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18 January in the History of Psychology
On January 18:
1892 — Edmund Clark Sanford's Laboratory Course in Psychology was published.
1909 — Calvin S. Hall was born. Hall is best remembered as the coauthor, with Gardner Lindzey, of Theories of Personality, a classic text in that field. His research interests were behavior genetics, emotional behavior in animals, and dream analysis.
1921 — Robert Glaser was born. Glaser's research in education developed from an early emphasis on individualized instruction and criterion-referenced testing to later explorations of cognitive models of classroom learning and "knowledge-dependent learning." APA Distinguished Scientific Award for the Applications of Psychology, 1987.
1955 — The drug Noludar (methyprylon; Hoffman-LaRoche) was approved for use by the U.S. Food and Drug Administration. Methyprylon is a nonbarbiturate hypnotic that increases the threshold of arousal in the brain stem. It is prescribed as an antianxiety medication.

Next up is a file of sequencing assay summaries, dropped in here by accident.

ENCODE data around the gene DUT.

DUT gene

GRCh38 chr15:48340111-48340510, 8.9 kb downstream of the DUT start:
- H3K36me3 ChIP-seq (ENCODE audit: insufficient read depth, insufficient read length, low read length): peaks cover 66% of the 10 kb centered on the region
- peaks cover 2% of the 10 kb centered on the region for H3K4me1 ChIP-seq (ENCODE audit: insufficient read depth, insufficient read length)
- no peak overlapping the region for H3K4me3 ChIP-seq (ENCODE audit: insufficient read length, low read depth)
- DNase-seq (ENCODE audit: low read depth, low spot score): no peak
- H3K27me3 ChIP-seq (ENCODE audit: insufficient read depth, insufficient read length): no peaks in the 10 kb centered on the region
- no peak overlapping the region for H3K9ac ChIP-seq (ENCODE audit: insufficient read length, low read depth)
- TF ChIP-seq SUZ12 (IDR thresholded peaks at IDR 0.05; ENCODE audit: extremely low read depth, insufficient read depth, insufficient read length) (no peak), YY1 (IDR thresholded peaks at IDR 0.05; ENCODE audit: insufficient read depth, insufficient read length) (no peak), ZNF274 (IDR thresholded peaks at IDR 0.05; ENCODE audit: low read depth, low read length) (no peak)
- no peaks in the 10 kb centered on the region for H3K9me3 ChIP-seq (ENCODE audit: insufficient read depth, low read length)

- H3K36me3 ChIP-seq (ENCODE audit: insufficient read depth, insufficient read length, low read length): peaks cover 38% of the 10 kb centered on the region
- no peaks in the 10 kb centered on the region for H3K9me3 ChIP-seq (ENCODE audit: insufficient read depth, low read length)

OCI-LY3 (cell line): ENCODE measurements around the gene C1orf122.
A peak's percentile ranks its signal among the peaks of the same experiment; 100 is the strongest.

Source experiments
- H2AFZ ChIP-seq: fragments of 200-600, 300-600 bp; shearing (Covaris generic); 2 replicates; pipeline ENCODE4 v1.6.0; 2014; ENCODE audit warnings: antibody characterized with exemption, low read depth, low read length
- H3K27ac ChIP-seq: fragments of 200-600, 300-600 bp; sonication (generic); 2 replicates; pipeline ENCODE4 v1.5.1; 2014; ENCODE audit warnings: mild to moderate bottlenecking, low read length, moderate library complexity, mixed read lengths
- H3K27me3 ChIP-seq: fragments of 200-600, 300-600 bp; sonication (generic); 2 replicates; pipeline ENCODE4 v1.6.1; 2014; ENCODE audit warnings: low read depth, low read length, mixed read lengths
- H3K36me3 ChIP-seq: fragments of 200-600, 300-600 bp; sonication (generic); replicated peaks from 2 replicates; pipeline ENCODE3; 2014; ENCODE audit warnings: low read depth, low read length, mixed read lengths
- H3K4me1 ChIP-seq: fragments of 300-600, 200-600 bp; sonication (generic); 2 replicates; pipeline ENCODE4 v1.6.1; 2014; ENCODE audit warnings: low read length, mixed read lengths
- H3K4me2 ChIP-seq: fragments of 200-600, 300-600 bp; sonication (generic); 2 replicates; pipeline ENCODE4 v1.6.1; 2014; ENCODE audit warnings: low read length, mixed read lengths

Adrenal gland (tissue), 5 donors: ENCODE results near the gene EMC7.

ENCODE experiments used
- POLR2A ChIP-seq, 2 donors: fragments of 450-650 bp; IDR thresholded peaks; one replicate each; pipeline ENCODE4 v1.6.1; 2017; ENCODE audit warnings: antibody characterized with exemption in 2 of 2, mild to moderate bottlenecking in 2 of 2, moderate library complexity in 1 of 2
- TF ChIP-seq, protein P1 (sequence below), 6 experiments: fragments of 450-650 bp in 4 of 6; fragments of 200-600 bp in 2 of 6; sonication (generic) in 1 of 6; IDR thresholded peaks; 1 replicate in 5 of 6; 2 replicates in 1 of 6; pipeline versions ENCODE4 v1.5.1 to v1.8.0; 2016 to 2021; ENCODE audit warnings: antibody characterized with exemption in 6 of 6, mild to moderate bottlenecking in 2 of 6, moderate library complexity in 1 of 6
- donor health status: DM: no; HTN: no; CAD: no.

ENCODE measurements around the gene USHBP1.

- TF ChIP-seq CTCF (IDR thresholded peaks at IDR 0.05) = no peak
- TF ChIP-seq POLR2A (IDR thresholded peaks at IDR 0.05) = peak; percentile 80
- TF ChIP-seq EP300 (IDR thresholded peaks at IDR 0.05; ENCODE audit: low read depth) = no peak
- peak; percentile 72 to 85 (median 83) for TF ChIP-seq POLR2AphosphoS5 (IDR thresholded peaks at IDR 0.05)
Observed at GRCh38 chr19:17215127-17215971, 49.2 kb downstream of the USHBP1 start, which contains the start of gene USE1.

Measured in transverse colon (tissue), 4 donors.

1971 — The Jean Piaget Society was incorporated in Pennsylvania, marking the official founding of the organization.
1974 — The antipsychotic drug Moban (molindone; DuPont) was approved for use by the U.S. Food and Drug Administration. Molindone is a major tranquilizer that reduces activity in the reticular activating system.
1980 — The APA Council of Representatives formed a continuing Committee on Gay Concerns. On May 23, 1985, the committee voted to change its name to the Committee on Lesbian and Gay Concerns, a change subsequently approved by the APA.